I had occasion this morning to have breakfast with Bron Taylor (Religious Studies, University of Florida), author of Dark Green Religion: Nature Spirituality and the Planetary Future. As one might expect, the question about environmentalism as a religion (here and here) came up. I asked specifically whether we can’t distinguish between presumed appeals to the supernatural and actual appeals to the supernatural — in other words, whether it is important to distinguish between those who make explicit (or “perceived”) appeals to supernatural forces, and those who, in claiming to be making naturalistic appeals, nevertheless make supernatural appeals. (I might believe that my dead cousin Charlie is all around me, for instance, and in believing this, believe myself to hold a naturalistic view. Charlie’s spirit is just there, a part of nature. But my holding this naturalistic belief about Charlie isn’t what establishes my appeal as supernatural. My appeal is supernatural even though I believe it to be natural. There ain’t no way to establish using naturalistic methodology whether Charlie is or isn’t all around.) Unfortunately, our eggs came too early and I wasn’t able to get an answer. Maybe I’ll be able to get something out of him tonight over beers.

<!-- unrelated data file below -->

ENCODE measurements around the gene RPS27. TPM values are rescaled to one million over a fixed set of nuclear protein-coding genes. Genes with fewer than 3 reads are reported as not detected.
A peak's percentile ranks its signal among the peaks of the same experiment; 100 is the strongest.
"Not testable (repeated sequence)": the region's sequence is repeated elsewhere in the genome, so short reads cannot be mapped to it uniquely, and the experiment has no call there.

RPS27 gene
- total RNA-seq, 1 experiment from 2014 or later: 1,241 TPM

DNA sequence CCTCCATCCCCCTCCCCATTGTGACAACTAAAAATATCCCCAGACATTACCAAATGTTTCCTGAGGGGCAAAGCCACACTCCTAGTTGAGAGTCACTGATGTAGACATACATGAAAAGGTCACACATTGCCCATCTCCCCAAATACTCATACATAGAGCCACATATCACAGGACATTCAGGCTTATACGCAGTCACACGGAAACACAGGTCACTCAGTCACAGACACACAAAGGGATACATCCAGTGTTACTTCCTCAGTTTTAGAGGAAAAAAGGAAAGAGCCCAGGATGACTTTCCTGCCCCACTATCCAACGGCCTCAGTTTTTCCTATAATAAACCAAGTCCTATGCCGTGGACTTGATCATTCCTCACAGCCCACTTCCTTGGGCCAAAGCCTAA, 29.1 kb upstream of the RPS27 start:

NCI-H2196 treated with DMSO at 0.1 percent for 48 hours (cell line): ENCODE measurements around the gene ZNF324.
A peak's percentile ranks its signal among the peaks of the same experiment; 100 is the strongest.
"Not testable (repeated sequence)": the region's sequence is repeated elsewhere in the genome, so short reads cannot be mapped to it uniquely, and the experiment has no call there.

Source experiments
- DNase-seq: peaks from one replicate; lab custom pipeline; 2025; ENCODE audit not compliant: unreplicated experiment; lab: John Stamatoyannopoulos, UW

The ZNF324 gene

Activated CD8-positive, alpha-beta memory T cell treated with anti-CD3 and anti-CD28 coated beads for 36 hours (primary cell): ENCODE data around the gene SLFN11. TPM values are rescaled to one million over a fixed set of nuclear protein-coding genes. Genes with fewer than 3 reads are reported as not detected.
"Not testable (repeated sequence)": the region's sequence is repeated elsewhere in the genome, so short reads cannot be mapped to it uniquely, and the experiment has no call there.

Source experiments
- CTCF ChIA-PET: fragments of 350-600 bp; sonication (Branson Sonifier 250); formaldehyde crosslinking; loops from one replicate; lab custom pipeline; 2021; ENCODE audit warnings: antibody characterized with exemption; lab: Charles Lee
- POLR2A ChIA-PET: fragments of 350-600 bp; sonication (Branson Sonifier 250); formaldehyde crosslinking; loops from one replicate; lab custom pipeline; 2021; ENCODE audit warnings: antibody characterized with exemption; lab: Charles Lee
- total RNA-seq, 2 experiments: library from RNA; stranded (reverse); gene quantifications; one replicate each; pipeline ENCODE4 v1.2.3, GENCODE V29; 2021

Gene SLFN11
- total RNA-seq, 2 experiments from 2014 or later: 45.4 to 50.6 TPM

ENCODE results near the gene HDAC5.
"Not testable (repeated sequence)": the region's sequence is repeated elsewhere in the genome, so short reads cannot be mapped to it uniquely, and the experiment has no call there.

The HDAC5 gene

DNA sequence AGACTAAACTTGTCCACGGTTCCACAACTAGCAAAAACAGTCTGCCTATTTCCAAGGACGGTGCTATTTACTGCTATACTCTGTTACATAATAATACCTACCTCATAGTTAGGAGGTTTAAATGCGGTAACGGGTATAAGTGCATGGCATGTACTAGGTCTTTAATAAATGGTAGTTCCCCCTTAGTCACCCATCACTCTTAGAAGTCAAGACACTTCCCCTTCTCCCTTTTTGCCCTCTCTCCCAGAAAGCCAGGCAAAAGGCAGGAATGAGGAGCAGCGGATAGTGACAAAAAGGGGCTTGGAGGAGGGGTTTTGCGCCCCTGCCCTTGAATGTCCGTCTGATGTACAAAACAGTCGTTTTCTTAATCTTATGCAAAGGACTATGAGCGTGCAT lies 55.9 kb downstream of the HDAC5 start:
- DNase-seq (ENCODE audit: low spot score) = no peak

As breakfast continued, we got on the topic of environmental roadshows, and Bron noted that one common method of inspiring people to take interest in environmental issues is by showing before and after photos. I’m sure you’re familiar with the technique, but you can see instances of it here (or by going to a roadshow). Sometimes they don’t employ a before-and-after format, but just show how scarred the earth can be. It doesn’t take much creativity to imagine what the earth would be like without the scar. The idea, of course, is to demonstrate desecration.

This technique is a political reality. It’s a very common way of demonstrating the desecration of nature; and it is supposed to get people to recognize, or appreciate, or find value in, untrammeled nature. But I think there’s a lot more going on in these sorts of events than simply identifying the better and worse states of nature. What these before-and-after pictures do is tweak our reactive attitudes, our quasi-natural reactions to incidents that we take to have certain causes. (‘Reactive attitudes’ are generally used differently in philosophy, but I think they play an important role here insofar as they point us to incidents in which a supposedly “free will” has intervened.)

To see this, now look at the following photographs: herehere, and here. Depending on your view about global climate change, your attitude about the desecration of nature may change. That is, you may not feel the kind of disapprobation that you feel when you look at pictures of clearcuts; or you may just see the melting of the glaciers as a natural process.